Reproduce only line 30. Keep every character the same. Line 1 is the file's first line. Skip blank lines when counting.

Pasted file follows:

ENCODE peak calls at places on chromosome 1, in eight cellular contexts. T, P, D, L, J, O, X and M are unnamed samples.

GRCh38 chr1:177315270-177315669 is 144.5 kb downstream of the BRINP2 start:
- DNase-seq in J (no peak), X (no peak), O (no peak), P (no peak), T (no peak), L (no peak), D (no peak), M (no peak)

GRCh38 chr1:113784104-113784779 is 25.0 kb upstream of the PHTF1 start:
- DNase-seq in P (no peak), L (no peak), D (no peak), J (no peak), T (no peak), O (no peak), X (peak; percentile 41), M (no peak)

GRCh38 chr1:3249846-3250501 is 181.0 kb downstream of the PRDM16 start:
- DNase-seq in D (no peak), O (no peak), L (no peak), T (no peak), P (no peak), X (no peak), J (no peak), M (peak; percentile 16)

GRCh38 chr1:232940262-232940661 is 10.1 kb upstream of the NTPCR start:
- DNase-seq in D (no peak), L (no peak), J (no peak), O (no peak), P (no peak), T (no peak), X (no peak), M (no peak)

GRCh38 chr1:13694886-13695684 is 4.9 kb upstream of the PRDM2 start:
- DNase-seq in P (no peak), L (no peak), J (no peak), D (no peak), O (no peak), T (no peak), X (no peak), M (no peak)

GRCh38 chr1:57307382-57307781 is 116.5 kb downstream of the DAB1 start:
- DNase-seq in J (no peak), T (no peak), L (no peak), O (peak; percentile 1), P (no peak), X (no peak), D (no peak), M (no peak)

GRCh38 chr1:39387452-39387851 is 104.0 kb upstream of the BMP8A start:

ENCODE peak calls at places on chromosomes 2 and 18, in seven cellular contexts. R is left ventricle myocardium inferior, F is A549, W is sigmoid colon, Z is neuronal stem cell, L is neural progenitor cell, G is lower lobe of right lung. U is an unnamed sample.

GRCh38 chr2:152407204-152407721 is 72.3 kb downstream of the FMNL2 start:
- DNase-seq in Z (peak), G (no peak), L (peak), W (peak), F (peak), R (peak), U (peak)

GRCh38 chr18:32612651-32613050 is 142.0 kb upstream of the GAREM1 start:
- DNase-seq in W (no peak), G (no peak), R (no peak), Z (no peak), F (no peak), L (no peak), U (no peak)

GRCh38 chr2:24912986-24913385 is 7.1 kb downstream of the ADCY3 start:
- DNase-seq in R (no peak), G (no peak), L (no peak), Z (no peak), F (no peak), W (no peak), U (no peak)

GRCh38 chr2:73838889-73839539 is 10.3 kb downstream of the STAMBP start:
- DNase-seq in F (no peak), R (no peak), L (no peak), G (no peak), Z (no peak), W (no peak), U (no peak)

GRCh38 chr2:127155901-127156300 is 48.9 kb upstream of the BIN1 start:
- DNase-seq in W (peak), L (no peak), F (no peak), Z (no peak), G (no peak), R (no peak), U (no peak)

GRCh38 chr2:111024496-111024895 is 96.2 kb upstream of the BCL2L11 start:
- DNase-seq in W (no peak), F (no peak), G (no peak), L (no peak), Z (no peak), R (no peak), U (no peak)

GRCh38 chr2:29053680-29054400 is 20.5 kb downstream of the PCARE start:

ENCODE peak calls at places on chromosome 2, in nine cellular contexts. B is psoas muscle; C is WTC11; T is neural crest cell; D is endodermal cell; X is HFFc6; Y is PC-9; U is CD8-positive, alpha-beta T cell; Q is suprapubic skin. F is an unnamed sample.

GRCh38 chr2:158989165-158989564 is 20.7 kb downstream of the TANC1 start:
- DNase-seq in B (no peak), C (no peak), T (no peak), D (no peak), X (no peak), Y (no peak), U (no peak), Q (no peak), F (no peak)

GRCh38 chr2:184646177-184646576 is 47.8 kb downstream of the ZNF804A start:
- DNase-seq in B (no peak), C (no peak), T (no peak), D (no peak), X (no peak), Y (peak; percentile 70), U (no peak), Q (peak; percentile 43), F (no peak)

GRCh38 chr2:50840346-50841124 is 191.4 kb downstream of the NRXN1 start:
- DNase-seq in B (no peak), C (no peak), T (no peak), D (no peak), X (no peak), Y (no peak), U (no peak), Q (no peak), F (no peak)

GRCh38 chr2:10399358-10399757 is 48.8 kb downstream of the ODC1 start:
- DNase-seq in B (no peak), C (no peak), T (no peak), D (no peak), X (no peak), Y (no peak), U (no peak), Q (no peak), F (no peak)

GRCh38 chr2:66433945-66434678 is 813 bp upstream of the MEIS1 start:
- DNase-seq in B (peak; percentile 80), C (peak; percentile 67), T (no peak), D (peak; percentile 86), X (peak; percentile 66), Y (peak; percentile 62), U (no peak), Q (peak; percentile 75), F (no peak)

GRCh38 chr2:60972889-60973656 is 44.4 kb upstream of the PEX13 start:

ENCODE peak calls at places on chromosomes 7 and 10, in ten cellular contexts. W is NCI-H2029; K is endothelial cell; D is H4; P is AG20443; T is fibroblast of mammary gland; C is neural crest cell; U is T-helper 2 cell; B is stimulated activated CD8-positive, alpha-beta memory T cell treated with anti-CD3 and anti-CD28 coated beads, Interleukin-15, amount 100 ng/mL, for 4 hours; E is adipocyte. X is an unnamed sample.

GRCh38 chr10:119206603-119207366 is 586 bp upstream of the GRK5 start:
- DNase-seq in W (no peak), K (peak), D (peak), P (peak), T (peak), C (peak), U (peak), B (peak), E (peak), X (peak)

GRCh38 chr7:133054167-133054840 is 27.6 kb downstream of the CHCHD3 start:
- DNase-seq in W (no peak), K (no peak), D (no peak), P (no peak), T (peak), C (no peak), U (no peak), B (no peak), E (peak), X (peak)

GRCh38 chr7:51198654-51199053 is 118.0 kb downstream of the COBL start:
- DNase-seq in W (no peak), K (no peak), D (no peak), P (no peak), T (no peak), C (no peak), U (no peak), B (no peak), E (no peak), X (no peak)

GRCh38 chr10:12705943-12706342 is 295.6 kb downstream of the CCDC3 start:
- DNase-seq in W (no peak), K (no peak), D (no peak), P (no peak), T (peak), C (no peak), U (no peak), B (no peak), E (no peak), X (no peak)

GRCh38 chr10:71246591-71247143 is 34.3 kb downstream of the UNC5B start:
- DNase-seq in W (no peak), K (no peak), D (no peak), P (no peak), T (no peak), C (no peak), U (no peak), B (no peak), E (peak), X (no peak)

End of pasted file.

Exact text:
GRCh38 chr2:158989165-158989564 is 20.7 kb downstream of the TANC1 start: